“Passages” by Massimiliano Gatti, produced by the Italian Embassy and the Italian Cultural Institute, launches Protecting Our Heritage; a series of programming dedicated towards preserving common heritage and spearheaded by the European Union National Institutes of Culture (EUNIC). “Passages” explores the ongoing conflicts in the Middle East by emphasizing what can be found on the surface level of these conflict zone landscapes , the paradoxical relationship amongst humanity and ruins and a meditation on the concept of time. The photo exhibit remains on display at the Italian embassy from Feb. 04th- March 15th 2016.
“Passages” with respect to its resounding commentary on the Middle East, additionally captures Gatti’s professional being. Any one of Gatti’s works exemplifies his simultaneous identities as an Italian photographer dedicated to his work and an archeological activist dedicated to the preservation of history. Gatti worked with the archaeological mission of the University of Udine in Qatna, Syria from 2008-2011. From 2012 to 2015 Gatti worked with PARTeN as a photographer in the Kurdistan region’s Land of Nineveh in Iraq.
The Italian photographer’s exhibit emphasizes artifacts and architecture, digging away at our ill-conceived notions that anything of historic significance today has been found and preserved. In Superficie, Rovine and Tell Gomel, Jerwan, the three parts of the exhibit make clear that is not the case. In Superficie, a series of works that captures artifacts Gatti found on the surface of the archaeological landscape of the land of Nineveh and distills them into a figurative void against a white backdrop.
Individually, it is as though the artifacts of the past are preserved in an amber of white light that the audience may access and contemplate. Take notice that though these works may be pristinely captured they are not entirely whole, they are eroded by time and humanity. Taken collectively, these works can be read as a family quilt for humanity in the region showcasing what was, clay pots, vases and bowl, to what is, modern era bullet casings, and the lingering question of what will be.
Gatti comments that Rovine is “totally devoid [of] human presence, but on the other hand it is paradoxically invaded[.]” The work emphasizes the ruins in such a manner where the ruins themselves, typically captured as part of an idyllic backdrop inseparable from the natural landscape of travel brochures, come to the forefront of the audience’s attention. Mankind created these edifices and now mankind’s neglect for them leaves them chipped, crumbling and decayed. Time is evidently caught red handed as the main culprit for the demise of these ruins, but Gatti makes the viewer wonder, is humanity not just as culpable if it does nothing to stop the hands of time?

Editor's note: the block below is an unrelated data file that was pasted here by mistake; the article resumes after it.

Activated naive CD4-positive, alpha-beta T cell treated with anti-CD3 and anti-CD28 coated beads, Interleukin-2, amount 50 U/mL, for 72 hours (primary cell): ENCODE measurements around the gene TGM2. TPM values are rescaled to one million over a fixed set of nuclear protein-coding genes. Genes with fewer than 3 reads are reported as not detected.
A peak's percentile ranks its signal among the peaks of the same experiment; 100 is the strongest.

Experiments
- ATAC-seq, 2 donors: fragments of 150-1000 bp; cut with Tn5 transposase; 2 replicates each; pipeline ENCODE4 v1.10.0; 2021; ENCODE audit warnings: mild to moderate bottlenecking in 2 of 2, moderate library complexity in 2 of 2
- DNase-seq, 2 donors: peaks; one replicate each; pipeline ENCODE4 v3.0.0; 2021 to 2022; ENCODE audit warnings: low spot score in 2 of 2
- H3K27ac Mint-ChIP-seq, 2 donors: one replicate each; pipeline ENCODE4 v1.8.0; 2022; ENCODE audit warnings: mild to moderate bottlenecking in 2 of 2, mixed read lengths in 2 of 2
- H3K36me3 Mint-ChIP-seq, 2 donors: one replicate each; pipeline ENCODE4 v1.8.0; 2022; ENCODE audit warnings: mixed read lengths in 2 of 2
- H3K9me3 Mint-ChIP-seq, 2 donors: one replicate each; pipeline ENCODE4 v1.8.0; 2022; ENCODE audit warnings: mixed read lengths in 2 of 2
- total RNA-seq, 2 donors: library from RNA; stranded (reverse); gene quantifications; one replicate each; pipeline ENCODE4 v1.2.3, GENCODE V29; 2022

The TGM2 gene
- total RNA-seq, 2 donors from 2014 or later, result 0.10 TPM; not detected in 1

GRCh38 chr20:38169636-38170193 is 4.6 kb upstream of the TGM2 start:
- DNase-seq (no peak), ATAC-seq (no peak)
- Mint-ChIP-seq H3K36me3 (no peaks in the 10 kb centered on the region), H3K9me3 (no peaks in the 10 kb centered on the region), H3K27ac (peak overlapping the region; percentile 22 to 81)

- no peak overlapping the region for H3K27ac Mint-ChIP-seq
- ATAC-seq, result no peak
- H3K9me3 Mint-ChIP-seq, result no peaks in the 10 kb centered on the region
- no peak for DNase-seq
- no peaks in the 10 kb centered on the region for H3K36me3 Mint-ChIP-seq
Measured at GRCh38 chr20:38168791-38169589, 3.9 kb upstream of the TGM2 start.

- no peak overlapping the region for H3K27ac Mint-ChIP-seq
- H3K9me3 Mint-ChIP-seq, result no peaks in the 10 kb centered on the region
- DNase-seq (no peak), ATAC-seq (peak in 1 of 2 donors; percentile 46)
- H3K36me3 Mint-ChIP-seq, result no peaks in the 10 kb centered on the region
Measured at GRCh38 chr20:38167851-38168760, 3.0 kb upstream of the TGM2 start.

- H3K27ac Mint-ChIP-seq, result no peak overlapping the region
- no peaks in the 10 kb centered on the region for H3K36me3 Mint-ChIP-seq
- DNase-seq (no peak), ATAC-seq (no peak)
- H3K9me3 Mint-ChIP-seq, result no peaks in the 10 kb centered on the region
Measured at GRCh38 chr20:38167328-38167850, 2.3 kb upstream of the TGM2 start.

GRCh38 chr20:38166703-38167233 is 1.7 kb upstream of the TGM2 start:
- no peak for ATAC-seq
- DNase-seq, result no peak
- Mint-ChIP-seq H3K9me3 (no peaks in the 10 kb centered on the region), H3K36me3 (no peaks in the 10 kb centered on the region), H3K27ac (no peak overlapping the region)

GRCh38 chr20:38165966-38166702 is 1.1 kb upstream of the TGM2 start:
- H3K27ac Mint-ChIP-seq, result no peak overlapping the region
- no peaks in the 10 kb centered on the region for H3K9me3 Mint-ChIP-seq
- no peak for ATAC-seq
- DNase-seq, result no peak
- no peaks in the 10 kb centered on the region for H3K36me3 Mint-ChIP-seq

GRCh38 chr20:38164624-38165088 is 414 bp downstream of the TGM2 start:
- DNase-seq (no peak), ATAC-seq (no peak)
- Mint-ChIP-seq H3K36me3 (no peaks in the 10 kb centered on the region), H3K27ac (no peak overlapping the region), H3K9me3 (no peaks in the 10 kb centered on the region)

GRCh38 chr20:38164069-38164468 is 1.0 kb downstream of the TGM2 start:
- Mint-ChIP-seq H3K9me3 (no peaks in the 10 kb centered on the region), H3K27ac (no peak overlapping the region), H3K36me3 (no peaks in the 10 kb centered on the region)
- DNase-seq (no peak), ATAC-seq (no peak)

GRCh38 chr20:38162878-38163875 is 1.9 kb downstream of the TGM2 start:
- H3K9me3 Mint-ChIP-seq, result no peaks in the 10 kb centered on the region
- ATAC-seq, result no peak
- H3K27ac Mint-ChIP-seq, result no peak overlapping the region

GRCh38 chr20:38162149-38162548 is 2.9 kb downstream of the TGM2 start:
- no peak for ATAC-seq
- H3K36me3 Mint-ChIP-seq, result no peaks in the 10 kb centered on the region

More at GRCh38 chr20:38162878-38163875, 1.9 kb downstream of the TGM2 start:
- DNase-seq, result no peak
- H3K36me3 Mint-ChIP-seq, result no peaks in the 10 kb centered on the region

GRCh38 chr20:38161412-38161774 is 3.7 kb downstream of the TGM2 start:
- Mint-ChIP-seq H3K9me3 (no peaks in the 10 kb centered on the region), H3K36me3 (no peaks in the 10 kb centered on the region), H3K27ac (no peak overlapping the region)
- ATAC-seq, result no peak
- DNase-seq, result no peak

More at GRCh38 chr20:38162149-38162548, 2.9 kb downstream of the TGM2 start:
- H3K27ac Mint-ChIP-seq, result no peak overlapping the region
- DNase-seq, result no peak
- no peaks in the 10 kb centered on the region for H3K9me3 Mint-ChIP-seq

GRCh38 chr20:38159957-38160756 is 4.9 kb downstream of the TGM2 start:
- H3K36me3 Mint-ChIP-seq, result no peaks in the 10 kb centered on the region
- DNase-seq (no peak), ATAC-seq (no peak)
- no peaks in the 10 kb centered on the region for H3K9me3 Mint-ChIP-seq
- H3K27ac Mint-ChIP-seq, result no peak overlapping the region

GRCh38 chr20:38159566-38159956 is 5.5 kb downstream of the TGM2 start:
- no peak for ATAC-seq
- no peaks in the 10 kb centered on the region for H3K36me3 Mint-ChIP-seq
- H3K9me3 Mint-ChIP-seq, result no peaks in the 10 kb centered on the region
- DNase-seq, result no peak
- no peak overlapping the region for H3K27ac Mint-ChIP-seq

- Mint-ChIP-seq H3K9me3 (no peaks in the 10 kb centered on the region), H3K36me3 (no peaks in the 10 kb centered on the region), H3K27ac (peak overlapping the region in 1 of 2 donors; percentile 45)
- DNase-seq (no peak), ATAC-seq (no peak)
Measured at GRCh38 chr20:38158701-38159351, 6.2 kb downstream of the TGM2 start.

Tell Gomel and Jerwan are the product of Gatti’s personal reflection on the concept of time. These works could arguably be considered 3-D photographs, despite truly being time lapse videos the stillness of them give them the semblance of photographs given the third dimension that is time. Tell Gomel was shot in the same name site and is located along the river Gomel. The works exhibited in “Passages” make a strong first entry towards Protecting Our Heritage and fulfill the unifying quote of the series by Latin playwright Terence.“I am a human, and nothing of that which is human is alien to me.” Gatti’s audience can easily appreciate the significance of “Passages” as human beings with a stake in protecting all heritage, for we are all human.
By Denis Sgouros
Passages remain on display at the Embassy until March 15, 2016. To view please request an appointment at firstname.lastname@example.org between Monday and Friday, 9:30AM to 4:30PM.
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